Trimdon Grange

Trimdon Grange is a village in County Durham, in England. It is situated ten miles to the west of Hartlepool, and a short distance to the north of Trimdon.

Trimdon Grange
Trimdon Grange
Location within County Durham
OS grid referenceNZ369342
Unitary authority
Ceremonial county
Region
CountryEngland
Sovereign stateUnited Kingdom
Post townTRIMDON STATION
Postcode districtTS29
Dialling code01429
PoliceDurham
FireCounty Durham and Darlington
AmbulanceNorth East
EU ParliamentNorth East England
UK Parliament

Colliery disaster

At 14:40 on 16 February 1882 the Trimdon Grange colliery suffered a major explosion causing the deaths of 69 men and boys. The coroner (TW Snagge) reported to both houses of Parliament:[1]

  • The mine was a dusty mine and watering should have been daily but it was done "not in all places, but where it was absolutely necessary."
  • The mine was not "more than ordinarily gassy", but there is some evidence that the identified points of leakage might have been points of accumulation from leaks elsewhere.
  • The lamps in use were Davy pattern[2] and naked lights called "midgies" in some areas. The coroner found no evidence that the midgies were connected with the explosion.
  • Good order and discipline prevailed in Trimdon Grange Colliery.
  • The air pressure had been exceptionally low, the lowest it had been that month, falling to 29.10 inches of mercury (985 mbar) on the morning of the explosion.[3]
  • The roof above the workings in the narrow pit district had been observed to be dangerous.

The inquest concluded:

There is no room for doubt that the explosion had its origin in the Pit Narrow Board District, and that it was caused by the diffusion of a sudden "squeeze" or outburst of gas forced, with accompanying dust, towards the working face by a heavy fall of roof over the northern edge of the Pit Narrow Board goaf, and driven out with a velocity which sent the flame through a miner's lamp.[1]

The coroner further observed:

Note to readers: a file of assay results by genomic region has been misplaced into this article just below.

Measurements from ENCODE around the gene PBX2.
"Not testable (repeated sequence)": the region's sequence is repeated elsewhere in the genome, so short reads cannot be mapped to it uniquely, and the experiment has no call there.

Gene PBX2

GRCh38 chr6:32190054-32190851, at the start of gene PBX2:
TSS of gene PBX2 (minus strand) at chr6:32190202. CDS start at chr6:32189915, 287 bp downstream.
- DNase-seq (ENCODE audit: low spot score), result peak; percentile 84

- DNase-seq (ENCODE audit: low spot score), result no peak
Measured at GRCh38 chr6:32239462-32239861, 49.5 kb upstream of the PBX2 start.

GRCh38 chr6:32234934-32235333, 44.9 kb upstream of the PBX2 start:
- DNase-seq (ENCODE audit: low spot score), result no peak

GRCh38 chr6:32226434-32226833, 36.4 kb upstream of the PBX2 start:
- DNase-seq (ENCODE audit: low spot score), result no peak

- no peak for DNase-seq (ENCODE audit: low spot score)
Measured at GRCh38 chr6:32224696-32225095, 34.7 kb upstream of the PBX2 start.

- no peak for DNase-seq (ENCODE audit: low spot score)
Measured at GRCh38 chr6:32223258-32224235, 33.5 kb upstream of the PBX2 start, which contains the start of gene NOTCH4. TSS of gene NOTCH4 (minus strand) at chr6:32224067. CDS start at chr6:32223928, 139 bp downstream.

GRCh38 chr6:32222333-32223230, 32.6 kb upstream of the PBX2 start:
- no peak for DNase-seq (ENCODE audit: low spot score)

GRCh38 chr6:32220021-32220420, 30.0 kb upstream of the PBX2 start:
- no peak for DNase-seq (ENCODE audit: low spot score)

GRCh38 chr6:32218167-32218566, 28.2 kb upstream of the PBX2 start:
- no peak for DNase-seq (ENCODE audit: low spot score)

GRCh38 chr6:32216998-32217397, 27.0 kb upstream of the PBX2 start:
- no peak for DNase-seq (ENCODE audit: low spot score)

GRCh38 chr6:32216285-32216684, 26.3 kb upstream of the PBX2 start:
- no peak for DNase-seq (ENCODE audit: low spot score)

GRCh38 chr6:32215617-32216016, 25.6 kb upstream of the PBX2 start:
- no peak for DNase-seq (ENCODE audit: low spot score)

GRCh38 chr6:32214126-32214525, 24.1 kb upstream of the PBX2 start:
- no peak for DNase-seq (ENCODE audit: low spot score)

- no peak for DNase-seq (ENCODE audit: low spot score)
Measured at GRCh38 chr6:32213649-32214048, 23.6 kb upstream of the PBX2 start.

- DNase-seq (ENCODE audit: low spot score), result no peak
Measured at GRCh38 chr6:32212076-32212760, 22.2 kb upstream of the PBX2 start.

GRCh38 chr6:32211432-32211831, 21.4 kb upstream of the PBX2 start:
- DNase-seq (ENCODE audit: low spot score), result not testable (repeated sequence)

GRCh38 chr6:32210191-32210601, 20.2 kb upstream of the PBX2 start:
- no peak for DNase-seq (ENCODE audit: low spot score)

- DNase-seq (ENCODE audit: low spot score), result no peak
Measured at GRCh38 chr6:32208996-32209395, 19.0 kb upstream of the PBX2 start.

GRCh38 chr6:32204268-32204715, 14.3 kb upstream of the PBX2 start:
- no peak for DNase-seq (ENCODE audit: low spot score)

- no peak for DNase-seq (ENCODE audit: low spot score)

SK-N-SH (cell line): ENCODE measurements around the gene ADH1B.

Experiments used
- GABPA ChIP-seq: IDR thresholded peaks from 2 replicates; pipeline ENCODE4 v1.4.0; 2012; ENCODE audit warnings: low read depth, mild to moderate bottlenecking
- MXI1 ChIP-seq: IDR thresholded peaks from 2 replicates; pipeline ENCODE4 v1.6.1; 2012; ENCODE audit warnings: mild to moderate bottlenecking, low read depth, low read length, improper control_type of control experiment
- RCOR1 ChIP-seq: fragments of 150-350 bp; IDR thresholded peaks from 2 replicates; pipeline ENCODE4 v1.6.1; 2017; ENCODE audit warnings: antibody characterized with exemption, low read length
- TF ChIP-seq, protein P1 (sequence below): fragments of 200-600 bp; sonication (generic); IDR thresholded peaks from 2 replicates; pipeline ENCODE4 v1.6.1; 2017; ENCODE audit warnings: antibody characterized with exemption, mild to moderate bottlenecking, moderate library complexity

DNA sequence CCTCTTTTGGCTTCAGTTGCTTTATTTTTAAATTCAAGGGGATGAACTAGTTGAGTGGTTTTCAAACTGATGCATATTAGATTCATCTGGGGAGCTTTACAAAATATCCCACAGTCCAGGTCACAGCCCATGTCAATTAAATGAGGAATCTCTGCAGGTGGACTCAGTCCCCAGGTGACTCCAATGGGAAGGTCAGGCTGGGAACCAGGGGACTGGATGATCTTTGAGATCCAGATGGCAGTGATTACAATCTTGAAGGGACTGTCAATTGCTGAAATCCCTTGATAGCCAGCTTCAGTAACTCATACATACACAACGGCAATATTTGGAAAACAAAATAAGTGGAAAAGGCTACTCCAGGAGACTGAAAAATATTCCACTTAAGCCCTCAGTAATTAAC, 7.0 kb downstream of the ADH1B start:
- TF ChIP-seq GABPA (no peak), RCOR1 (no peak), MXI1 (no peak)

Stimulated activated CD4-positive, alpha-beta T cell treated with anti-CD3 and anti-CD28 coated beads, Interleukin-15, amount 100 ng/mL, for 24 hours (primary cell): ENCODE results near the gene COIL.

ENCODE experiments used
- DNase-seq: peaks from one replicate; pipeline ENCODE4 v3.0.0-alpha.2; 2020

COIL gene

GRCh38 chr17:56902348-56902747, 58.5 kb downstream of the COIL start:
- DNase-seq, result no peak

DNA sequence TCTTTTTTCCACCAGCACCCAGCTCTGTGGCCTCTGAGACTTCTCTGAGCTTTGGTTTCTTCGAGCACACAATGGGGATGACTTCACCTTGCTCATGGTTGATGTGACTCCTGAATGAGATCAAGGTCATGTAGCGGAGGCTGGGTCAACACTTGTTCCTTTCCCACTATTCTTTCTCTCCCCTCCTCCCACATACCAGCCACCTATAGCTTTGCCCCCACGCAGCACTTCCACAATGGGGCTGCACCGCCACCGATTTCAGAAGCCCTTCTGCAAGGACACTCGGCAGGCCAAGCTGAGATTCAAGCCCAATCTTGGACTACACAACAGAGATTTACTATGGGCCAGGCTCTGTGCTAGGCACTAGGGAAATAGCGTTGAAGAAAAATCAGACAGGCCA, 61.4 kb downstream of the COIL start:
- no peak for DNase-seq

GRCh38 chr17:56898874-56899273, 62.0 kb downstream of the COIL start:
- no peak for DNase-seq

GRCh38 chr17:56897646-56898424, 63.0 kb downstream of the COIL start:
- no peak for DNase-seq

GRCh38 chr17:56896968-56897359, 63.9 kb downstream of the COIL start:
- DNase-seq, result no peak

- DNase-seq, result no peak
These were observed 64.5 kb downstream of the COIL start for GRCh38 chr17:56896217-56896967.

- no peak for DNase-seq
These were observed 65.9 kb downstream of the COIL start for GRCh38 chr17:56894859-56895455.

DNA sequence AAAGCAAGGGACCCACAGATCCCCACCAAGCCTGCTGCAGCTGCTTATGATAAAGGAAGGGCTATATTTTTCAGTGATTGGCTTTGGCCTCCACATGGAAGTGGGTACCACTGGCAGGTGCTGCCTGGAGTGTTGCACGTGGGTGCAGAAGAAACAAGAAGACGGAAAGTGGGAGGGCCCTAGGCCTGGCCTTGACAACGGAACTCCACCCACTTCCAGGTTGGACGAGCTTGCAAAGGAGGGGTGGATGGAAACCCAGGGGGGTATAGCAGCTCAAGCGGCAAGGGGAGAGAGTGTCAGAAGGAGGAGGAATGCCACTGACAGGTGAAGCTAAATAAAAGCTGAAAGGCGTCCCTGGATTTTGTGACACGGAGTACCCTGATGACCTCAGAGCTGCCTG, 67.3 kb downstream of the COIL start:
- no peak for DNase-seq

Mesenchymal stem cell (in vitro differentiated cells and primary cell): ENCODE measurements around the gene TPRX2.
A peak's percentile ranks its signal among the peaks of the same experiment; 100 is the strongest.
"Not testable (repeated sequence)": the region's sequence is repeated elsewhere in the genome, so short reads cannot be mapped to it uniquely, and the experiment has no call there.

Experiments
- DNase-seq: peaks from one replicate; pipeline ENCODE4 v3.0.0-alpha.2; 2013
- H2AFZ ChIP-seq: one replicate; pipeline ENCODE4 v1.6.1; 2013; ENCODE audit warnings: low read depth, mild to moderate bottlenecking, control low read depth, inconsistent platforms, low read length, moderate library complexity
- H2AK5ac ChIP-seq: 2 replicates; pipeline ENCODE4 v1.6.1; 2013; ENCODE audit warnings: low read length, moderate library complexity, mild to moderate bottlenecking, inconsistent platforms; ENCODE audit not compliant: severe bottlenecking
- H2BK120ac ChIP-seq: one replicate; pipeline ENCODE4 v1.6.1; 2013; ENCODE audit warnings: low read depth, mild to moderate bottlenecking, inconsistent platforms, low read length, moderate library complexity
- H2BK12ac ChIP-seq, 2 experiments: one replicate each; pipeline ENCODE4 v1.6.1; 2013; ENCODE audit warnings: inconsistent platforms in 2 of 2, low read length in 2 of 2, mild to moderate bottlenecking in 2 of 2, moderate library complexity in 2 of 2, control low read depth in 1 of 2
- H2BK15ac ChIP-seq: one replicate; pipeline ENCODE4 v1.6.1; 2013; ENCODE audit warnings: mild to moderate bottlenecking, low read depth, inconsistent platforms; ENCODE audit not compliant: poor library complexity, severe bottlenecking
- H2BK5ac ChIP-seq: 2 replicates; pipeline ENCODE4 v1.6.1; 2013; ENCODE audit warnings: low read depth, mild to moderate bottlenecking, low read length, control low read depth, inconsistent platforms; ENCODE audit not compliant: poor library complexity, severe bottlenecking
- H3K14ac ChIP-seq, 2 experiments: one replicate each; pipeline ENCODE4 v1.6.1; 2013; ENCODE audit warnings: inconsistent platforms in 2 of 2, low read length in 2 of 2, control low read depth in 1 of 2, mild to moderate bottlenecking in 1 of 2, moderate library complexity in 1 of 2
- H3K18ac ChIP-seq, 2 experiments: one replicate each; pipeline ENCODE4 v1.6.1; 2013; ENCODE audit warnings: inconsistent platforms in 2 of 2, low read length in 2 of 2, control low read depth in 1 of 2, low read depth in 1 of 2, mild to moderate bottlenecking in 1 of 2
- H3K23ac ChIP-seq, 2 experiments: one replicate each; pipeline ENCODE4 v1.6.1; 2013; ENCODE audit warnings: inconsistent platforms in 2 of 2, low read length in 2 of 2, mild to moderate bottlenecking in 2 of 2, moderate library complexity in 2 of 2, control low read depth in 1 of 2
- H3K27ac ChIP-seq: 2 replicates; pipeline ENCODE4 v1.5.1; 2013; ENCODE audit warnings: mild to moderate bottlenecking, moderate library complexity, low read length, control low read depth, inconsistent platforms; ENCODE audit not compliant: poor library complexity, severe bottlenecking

the result of this inquiry is a further proof, if further proof were needed, that the Davy lamp affords no security whatever against the occurrence of grave disasters of a similar kind, and that its employment in dusty mines during long-wall working operations, carried on under conditions of ventilation and roof formation similar to those prevailing in Trimdon Grange Colliery, ought to be absolutely prohibited.[1]

Not all the men were killed by the explosion and fire. After the explosion the burnt methane (firedamp) forms carbon dioxide (then called carbonic acid gas) and carbon monoxide. The resulting mixture is called afterdamp and will suffocate and kill. Indeed, the gas forced its way through a passage into the adjoining Kelloe Pit where six men lost their lives from the afterdamp.[4]

"Trimdon Grange Explosion" (1882 song)

The incident was recounted in the song "Trimdon Grange Explosion" by the local collier-bard Thomas "Tommy" Armstrong. Armstrong performed the song within a few days of the disaster in the local Mechanics' Hall.[5]

The lyrics of the song include an accounting of the events that took place, such as:

Men and boys left home that morning
For to earn their daily bread
Little thought before the evening
They'd be numbered with the dead[5]

The song also asks the local community to help out in the wake of the incident:

God protect the lonely widow
Help to raise each drooping head
Be a Father to the orphans
Never let them cry for bread[5]

The song became known outside of Trimdon Grange and has been recorded by other artists, including Martin Carthy, The Mekons and Alan Price.[6][7][8]

See also

There is a small (5.2 MW) wind farm near the village. Controversy arose in 2004 when the agent of the then Prime Minister, Tony Blair, claimed the location was unsuitable.[9]

Notable people

Media related to Trimdon Grange at Wikimedia Commons

References and notes

  1. Report on the Explosion which occurred at the Trimdon Grange Colliery on the 16th February 1882., retrieved 22 May 2012
  2. Miners in the north eastern pits have traditionally preferred the Geordie lamp which incorporates a glass inner tube through which the flame cannot be blown.
  3. Low air pressure will encourage gas to leak out of the seams
  4. Trimdon Grange, Durham. 16th February 1882, retrieved 3 March 2016
  5. Palmer, Roy (1979). A Ballad History of England. London: Batsford Ltd. pp. 154–5. ISBN 0 7134 0968 1.
  6. "Martin Carthy Definitive Collection (2003)". AllMusic. Retrieved 29 April 2015.
  7. Schneider, Jason (1 January 2006). "Mekons Honky Tonkin review". Exclaim!. Retrieved 29 April 2015.
  8. Nickson, Chris. "Alan Price Anthology review". AllMusic. Retrieved 29 April 2015.
  9. https://www.independent.co.uk/news/people/pandora/wind-farms-not-on-the-prime-ministers-doorstep-thanks-689504.html
  10. Joyce, Michael (2004). Football League Players' Records 1888-1939. ISBN 1-899468-67-6.
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